I’ve been spending a lot of time in cemeteries lately.
I’ve volunteered to assist The War Graves Photographic Project which, in association with the Commonwealth War Graves Commission (CWGC), aims to photograph the graves or memorials of every military casualty since WWI. In this way, family members who are unable to visit the graves of their loved ones due to the location can at least obtain a photo.
It’s an immense task as you can imagine. So far over 1.7 million named graves and memorials have been recorded.
Here in Malaysia, there are more than 6,500 graves in over 30 locations which are under the care of, or are known to, the CWGC. Most of these are from WWII and from the Malaya Emergency period. The list also includes police casualties and dependents of military personnel. Some are in dedicated CWGC cemeteries such as those at Taiping and Labuan while others are in civil cemeteries. My involvement is to locate and photograph those graves in Malaysia which have not already been covered.
You might consider this a rather morbid pastime (and it is unpaid) but I think it is worthwhile. As well as providing a photographic record, this work helps to correct errors or misspellings in the Ministry of Defence’s lists which might otherwise prevent genealogists from tracing their relatives.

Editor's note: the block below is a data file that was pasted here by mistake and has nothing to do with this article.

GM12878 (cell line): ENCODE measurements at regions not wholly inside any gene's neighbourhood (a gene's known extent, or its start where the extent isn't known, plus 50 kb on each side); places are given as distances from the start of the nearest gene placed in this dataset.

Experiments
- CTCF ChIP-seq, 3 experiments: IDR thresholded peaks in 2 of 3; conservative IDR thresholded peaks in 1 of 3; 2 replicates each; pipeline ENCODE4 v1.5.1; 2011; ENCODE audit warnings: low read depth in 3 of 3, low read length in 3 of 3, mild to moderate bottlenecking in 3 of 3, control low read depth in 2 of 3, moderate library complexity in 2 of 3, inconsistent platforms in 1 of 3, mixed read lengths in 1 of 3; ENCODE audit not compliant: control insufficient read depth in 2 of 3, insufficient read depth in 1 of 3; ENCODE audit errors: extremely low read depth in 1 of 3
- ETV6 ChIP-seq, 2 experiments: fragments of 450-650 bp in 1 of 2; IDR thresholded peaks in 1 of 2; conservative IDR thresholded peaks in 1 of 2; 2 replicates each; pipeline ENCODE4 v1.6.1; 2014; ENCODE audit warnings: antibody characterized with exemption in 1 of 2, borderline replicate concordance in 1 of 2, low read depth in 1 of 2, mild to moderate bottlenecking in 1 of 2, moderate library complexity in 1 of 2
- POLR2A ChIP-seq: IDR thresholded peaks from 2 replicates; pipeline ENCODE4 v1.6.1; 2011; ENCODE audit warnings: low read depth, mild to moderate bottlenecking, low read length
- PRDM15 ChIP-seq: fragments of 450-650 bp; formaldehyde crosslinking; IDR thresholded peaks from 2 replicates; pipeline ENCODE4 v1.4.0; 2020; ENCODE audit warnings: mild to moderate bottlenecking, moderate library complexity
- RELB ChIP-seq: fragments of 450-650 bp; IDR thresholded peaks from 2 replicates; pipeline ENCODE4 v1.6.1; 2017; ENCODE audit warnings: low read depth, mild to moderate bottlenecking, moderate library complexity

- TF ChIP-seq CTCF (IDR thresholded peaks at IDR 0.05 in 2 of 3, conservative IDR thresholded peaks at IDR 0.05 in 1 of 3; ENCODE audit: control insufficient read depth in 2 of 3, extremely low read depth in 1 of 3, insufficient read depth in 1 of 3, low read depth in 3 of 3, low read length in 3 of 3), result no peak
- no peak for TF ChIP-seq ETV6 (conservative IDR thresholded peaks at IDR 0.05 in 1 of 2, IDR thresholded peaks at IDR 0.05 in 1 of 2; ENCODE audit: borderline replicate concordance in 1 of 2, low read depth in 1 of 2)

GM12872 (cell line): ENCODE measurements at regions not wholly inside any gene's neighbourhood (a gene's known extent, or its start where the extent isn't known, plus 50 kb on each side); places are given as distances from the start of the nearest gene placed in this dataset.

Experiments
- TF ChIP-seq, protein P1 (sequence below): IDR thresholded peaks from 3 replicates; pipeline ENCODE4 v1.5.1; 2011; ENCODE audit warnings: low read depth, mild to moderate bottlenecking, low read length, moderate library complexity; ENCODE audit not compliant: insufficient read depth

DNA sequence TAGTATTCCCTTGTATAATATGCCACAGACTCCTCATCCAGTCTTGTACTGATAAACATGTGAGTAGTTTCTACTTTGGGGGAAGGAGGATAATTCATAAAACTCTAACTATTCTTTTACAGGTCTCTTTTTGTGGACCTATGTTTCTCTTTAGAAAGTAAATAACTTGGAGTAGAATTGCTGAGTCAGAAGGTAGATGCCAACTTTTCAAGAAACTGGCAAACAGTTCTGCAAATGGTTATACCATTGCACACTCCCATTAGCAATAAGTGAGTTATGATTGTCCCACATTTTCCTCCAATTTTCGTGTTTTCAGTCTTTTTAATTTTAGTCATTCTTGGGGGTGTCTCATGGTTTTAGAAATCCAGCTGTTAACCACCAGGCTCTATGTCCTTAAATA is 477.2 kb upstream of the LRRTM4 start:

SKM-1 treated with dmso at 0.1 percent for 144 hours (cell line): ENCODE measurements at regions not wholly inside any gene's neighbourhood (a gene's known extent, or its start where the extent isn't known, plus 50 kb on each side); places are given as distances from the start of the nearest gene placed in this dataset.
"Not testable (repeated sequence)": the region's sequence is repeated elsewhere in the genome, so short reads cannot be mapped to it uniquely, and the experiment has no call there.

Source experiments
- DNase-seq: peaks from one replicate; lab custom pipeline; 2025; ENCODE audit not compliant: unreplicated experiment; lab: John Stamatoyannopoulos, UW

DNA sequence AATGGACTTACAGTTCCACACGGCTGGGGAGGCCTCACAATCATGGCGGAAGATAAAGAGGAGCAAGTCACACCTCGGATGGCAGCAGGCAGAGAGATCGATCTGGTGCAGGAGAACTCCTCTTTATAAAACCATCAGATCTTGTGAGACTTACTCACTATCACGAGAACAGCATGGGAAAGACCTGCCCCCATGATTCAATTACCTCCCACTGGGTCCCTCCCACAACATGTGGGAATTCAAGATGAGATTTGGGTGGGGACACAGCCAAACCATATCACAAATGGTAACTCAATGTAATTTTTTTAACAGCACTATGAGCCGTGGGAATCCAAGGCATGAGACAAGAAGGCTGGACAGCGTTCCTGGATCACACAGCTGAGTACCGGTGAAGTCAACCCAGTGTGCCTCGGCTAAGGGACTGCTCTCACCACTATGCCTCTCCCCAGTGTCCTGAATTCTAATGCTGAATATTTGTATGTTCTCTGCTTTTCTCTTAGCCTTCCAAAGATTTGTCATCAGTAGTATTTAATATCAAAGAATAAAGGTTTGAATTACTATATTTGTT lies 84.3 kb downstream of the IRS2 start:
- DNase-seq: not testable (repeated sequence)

The Kuala Lumpur cemetery at Cheras Road is a civil one but the CWGC graves are in separate section which you can see in the background of the photo below (behind the hedge).
The CWGC graves are well maintained by Bangladeshi gardeners. Mr Faisal here is seen plucking a weed from the immaculate lawn.
Buried here are British, Indian, Gurkha, Australian, New Zealand, East African and Malaysian soldiers, sailors, airmen, police, civilians and dependants.
The Sarawak Rangers were a small force of Iban trackers whose jungle skills were employed to seek out Communist terrorists during the Emergency. General Sir Gerald Templer, the Commander-in-Chief at the time, described the Ibans as the world’s best jungle trackers.